An unexpected advantage is that my debilitated home network has given me the impetus to design a laboratory environment that can fit in almost anywhere.  The entire laboratory environment including both physical and virtual components will be able to function behind a NAT inside almost any LAN.  More on this later!

The Home Network

The LAN provided by the home gateway router is still useful for running a Home Wireless LAN with Ruckus Cloud.  I use this service at home to keep up to date with new features and enhancements, and to perform continuous testing and monitoring of the service, allowing me to eat my own dog food so to speak.  The other advantages of this setup are that my home WLAN is remotely manageable/demo-able and is kept separate from my laboratory environment.


The image below is an illustration of my home WLAN.  The Ruckus APs are R600 (Root Node) / R500 (Mesh Node) connected over a 5GHz mesh link.  The R600 plugs into the Home Gateway and is the primary wireless connection to the Internet.  The home entertainment goodies are connected by the R500 mesh AP.  The two port switch on the R500 mesh node has proven useful for connecting the Raspberry Pi Home Media Server with the 3TB NAS for quick media playback & reducing unnecessary wireless utilization.  The Apple TV connects directly to the Home WLAN.


Full Disclosure: The Mesh links in the picture imply that I am using only 40MHz channels, but I decided to go with 80 MHz channels as none of my neighbors are using 5GHz yet, poor souls!

Limiting BSSIDs

The home SSID and any other client SSIDs are only available from the root AP on 2.4GHz and/or 5GHz as I require them.  My abode is not very big and a single AP placed roughly in the middle easily covers the entire area.

The mesh AP publishes no WLAN services except the mesh SSID.  This makes the network topology and connectivity a bit simpler, ensuring that clients are always directly connected to the root AP. It also means clients cannot connect to the mesh AP and then do an unnecessary double wireless hop to the Internet.

Ruckus Cloud does not support AP & WLAN groups just yet, so you can’t very easily choose to place specific SSIDs onto specific APs within a venue.  But, you can still accomplish the task above by disabling the 2.4GHz and 5GHz radios in the individual mesh APs’ Radio Settings.  The APs will maintain their full mesh functionality, acting both as mesh clients, and beaconing the hidden mesh SSID, allowing other APs to connect into the mesh if needs be.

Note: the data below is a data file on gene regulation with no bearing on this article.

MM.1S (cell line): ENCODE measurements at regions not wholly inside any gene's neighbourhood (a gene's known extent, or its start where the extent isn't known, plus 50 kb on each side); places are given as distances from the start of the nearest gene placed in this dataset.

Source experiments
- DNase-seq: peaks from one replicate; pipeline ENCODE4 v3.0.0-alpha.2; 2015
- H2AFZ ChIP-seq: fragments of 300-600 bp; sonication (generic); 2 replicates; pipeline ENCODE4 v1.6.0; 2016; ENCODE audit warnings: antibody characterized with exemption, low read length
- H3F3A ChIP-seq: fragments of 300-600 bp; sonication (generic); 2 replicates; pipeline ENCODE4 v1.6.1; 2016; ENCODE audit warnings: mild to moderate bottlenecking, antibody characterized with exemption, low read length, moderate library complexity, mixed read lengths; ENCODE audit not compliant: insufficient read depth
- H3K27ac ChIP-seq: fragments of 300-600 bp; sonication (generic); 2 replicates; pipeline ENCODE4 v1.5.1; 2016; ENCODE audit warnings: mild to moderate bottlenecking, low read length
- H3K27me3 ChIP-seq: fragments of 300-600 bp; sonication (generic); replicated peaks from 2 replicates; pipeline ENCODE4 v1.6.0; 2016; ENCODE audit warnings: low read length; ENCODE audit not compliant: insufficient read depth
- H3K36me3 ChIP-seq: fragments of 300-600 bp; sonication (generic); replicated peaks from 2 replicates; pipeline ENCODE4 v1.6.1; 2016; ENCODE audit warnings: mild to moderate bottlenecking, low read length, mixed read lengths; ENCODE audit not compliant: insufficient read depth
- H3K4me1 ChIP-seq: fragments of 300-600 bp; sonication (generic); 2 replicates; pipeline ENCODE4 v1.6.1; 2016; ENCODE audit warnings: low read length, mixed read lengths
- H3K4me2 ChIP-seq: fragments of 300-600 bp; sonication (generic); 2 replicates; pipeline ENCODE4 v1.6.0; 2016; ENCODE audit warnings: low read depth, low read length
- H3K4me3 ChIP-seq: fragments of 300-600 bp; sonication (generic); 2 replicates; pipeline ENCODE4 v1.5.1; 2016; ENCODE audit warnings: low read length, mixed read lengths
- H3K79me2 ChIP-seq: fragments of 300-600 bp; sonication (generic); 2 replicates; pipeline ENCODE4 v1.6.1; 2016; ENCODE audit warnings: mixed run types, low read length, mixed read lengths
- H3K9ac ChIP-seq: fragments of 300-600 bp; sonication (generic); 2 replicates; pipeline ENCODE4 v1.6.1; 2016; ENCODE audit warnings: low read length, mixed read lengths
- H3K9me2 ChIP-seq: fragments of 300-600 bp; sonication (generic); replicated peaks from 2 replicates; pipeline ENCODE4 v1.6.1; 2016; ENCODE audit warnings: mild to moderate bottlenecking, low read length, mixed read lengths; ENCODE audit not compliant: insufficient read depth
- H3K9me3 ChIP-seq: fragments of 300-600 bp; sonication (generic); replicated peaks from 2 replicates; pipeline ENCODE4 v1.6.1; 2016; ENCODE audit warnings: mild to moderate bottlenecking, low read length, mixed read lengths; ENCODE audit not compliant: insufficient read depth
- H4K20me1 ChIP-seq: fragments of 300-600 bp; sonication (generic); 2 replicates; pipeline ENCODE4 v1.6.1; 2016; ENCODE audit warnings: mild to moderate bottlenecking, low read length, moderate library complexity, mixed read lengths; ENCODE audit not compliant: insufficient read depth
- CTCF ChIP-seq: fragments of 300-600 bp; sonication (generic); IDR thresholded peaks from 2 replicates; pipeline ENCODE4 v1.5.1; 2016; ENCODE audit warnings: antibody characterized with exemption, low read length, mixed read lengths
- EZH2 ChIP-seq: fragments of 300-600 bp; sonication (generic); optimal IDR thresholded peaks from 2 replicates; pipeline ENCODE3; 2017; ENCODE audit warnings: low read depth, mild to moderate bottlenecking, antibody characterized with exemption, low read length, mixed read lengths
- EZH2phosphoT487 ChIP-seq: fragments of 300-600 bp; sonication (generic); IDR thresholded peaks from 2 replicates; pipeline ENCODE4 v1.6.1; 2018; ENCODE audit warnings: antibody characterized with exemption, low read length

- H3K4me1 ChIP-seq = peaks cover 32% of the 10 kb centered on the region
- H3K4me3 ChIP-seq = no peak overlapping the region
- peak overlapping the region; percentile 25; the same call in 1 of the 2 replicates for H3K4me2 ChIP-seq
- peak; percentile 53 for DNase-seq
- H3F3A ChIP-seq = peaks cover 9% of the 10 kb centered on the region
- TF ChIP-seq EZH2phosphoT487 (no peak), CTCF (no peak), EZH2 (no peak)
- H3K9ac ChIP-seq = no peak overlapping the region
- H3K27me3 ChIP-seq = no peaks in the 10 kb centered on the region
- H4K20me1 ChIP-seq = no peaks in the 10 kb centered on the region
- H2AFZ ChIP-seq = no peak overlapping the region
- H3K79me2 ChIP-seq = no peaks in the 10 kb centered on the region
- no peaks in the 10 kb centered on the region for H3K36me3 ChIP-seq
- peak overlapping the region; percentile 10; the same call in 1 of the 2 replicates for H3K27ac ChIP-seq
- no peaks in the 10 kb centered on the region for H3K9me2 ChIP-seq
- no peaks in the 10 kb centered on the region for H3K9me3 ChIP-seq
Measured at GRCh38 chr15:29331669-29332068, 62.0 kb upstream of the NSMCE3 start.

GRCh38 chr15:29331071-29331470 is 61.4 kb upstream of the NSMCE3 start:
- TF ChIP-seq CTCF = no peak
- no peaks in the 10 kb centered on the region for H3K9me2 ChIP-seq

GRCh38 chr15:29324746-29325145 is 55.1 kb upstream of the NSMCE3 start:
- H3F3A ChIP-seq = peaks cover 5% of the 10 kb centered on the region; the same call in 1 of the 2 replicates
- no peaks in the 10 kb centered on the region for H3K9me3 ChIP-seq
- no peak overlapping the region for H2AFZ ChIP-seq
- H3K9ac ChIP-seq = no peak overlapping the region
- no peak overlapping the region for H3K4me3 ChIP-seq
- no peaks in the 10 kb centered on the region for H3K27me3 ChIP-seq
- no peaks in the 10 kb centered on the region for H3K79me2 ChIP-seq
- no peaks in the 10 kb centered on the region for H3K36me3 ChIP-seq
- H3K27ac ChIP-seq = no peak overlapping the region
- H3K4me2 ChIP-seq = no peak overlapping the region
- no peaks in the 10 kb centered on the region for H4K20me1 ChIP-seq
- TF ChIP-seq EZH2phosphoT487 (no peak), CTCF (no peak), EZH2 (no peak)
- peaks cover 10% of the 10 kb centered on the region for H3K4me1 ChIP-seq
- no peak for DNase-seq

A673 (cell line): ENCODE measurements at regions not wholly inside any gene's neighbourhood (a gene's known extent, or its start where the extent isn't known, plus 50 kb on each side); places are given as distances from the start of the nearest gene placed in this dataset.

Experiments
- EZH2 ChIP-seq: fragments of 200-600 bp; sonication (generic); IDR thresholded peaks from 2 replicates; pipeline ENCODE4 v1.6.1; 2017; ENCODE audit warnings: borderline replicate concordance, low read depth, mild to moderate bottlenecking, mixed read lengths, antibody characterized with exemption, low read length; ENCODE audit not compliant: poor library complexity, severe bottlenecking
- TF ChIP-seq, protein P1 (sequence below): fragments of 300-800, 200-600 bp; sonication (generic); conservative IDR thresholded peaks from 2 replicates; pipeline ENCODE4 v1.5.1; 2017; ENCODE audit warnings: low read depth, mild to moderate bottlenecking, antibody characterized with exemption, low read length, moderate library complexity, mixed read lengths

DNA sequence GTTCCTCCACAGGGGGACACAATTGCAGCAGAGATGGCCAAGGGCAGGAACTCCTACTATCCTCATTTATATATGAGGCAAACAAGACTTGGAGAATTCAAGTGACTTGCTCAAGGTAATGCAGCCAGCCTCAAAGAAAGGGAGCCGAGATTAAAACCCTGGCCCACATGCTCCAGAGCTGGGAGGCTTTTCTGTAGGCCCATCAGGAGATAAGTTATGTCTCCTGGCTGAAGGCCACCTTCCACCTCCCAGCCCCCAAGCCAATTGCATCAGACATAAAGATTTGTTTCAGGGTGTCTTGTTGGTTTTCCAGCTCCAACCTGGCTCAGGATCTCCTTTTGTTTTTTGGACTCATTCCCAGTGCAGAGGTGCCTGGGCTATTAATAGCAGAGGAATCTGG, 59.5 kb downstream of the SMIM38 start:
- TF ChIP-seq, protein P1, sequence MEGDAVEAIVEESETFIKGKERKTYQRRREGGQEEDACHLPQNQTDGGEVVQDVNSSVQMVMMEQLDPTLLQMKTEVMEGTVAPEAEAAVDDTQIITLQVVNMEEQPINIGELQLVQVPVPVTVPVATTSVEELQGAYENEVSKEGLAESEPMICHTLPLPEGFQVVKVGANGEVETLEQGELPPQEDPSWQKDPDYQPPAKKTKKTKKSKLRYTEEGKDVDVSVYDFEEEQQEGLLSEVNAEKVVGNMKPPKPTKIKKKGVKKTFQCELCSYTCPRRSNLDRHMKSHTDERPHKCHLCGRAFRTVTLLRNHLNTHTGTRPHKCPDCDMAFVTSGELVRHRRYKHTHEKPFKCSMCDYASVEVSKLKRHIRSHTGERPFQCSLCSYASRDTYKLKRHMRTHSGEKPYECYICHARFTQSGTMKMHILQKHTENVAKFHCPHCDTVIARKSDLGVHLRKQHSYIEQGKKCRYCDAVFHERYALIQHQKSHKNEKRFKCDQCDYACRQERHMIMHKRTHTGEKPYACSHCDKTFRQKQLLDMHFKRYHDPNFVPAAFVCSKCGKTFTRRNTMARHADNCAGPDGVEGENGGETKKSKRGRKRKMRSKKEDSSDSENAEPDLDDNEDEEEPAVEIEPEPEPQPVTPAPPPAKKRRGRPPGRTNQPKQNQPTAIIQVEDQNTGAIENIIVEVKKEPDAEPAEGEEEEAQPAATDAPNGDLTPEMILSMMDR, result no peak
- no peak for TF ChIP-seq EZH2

Why Mesh?

First off, to test mesh features and stability with the Ruckus Cloud controller, but that is obvious I guess.

The other reason is that connectivity options on the Raspberry Pi Model 3 that I am using as my Home Media Server are truly basic.  The Raspberry Pi 3 only has a 2.4GHz, 802.11n, single stream radio, and a 10/100 Ethernet connection.  These connectivity options are SLOOOW for the 3TB NAS when you’re doing backups or big file dumps from a wireless client.  I also don’t want to muck around with an external USB Wi-Fi adapter (although that is an option).  The best option for me was the Ruckus R500 as a high throughput mesh client with a 1Gb/s Ethernet connection straight to the NAS and a 100Mb/s connection to the Pi.

I could, if I wanted to, replace the Raspberry Pi with something more capable like the ODROID C2 which would eliminate the need for having the mesh AP, but there would be no performance improvement and quite possibly a performance degradation over the current setup.

That about sums up the home network, we will discuss more in later posts!

Ruckus ICX Switches

Ruckus ICX7150-C12P – Software Upgrade & Licenses

In the previous post regarding the Ruckus ICX Switches, I detailed the configuration and some best practices to allow further configuration/management of a Ruckus ICX switch via SSH. This post will cover the next important step in setting up your ICX switching environment: Upgrading the firmware.


Before starting with any configurations, it is a good idea to make sure you know which firmware your switch has loaded on it and what licenses you currently have.  From the command prompt of your switch:

ICX7150-C12 Switch>show version
Copyright (c) 1996-2017 Brocade Communications Systems, Inc. All rights reserved.